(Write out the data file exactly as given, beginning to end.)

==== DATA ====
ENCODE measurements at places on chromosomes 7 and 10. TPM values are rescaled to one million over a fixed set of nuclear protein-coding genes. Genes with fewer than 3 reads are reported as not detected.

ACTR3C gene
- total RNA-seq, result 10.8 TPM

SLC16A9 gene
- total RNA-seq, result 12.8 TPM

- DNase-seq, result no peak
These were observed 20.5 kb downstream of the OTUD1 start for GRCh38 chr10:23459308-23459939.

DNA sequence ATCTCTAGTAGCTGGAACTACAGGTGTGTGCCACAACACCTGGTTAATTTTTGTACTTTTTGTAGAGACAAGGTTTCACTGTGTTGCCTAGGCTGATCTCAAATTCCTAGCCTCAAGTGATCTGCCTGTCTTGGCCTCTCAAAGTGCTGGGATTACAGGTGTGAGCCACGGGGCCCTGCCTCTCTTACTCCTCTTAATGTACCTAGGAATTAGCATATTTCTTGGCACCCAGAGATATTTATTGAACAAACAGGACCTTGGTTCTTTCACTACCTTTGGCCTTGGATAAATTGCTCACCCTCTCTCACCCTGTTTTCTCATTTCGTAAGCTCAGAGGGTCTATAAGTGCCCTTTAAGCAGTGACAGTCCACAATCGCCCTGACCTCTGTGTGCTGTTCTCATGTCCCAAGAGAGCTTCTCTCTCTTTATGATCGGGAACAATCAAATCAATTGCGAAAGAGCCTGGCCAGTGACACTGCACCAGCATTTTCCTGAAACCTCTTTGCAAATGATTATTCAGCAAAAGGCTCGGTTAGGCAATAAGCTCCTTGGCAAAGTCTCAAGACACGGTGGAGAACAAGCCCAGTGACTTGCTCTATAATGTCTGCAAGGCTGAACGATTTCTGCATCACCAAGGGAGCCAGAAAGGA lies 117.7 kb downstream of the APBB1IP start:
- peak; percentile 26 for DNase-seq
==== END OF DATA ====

ENCODE measurements at places on chromosomes 7 and 10. TPM values are rescaled to one million over a fixed set of nuclear protein-coding genes. Genes with fewer than 3 reads are reported as not detected.

ACTR3C gene
- total RNA-seq, result 10.8 TPM

SLC16A9 gene
- total RNA-seq, result 12.8 TPM

- DNase-seq, result no peak
These were observed 20.5 kb downstream of the OTUD1 start for GRCh38 chr10:23459308-23459939.

DNA sequence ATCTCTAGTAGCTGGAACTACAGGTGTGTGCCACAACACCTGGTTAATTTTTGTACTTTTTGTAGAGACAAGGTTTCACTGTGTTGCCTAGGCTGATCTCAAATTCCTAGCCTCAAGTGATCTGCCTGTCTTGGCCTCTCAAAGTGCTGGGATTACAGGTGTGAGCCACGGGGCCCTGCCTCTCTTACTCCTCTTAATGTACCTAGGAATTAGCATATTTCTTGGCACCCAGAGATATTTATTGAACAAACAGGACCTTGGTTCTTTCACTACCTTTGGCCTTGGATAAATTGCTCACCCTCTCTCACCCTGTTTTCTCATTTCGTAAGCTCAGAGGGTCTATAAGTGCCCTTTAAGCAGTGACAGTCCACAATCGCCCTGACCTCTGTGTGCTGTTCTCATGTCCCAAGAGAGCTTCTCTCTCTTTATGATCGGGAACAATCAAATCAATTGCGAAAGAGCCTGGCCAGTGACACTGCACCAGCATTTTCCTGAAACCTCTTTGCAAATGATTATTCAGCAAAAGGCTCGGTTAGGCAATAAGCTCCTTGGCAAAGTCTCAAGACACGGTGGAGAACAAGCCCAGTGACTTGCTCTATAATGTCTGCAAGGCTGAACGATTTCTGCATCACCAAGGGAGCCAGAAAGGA lies 117.7 kb downstream of the APBB1IP start:
- peak; percentile 26 for DNase-seq